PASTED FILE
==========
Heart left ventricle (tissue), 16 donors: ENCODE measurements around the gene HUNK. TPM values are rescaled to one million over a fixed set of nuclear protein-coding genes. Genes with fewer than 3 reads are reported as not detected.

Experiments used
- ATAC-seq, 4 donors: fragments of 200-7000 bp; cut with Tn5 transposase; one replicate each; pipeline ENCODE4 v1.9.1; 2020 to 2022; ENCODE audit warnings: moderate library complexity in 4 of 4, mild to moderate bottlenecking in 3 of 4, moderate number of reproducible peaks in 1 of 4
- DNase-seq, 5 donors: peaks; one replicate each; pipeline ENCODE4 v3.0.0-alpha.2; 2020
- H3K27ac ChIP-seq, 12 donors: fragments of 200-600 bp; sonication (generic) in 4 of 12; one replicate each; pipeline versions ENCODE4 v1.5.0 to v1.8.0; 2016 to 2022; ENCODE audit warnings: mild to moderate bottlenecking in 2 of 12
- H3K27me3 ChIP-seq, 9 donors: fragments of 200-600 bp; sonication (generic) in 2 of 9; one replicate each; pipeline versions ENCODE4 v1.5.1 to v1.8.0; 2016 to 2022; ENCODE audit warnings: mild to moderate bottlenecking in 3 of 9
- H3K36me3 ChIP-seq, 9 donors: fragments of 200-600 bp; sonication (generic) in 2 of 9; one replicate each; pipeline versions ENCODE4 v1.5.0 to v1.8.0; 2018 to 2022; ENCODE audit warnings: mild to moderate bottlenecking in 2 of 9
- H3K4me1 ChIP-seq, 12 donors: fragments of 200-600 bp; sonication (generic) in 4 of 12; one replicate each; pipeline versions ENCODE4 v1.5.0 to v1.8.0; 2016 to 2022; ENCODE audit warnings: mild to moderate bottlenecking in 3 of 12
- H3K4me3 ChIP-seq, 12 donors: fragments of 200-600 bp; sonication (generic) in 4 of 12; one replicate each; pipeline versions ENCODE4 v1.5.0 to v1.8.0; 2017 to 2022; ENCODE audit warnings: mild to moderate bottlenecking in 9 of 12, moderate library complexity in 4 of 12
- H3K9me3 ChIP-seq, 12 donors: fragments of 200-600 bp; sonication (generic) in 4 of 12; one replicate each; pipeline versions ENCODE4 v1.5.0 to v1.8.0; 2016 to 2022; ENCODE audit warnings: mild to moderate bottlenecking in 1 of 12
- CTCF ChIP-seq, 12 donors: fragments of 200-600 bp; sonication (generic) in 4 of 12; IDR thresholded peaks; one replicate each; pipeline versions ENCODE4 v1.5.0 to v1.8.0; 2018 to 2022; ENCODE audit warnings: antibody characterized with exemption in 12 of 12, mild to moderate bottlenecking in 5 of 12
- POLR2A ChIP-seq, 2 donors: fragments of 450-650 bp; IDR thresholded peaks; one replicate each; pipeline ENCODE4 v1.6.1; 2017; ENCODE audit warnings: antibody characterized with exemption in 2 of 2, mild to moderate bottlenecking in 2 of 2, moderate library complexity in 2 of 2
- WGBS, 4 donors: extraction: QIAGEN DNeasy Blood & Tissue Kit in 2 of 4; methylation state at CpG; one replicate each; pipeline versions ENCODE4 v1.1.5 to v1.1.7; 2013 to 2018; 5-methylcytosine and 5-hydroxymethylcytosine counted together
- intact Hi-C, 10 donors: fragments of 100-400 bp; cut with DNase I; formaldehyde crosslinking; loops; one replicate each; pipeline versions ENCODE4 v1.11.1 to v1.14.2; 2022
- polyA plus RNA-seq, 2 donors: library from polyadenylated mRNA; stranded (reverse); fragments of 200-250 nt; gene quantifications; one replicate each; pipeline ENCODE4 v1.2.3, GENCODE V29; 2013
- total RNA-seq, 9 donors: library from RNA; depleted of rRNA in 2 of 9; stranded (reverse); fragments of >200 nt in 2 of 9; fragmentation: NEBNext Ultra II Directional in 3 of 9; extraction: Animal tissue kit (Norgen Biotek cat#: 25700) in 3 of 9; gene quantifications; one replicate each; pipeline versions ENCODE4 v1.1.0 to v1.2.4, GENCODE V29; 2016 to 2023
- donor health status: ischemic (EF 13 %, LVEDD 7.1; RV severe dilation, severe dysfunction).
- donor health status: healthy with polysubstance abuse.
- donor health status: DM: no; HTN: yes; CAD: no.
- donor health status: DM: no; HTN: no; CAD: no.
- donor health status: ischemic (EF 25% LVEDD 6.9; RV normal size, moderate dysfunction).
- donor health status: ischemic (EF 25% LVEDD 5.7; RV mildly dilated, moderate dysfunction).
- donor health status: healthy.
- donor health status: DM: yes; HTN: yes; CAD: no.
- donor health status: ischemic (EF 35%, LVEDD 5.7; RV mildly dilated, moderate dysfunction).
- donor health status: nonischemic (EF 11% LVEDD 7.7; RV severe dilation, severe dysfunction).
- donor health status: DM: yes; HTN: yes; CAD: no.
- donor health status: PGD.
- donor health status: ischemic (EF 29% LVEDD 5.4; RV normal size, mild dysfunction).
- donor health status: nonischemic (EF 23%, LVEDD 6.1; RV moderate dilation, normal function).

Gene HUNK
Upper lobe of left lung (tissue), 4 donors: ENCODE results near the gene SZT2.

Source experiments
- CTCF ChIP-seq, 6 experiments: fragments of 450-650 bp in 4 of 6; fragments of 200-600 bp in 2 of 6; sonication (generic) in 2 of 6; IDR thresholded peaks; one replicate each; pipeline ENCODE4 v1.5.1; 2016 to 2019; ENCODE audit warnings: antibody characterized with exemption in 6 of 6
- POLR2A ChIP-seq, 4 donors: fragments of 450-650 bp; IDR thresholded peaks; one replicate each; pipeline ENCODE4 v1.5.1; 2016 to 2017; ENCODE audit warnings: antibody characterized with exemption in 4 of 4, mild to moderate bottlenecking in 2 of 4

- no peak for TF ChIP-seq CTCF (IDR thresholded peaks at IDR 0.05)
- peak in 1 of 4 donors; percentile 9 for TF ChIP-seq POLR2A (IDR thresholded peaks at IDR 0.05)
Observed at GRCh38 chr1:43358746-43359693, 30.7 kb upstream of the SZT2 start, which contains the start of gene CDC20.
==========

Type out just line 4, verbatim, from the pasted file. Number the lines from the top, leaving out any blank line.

- DNase-seq, 5 donors: peaks; one replicate each; pipeline ENCODE4 v3.0.0-alpha.2; 2020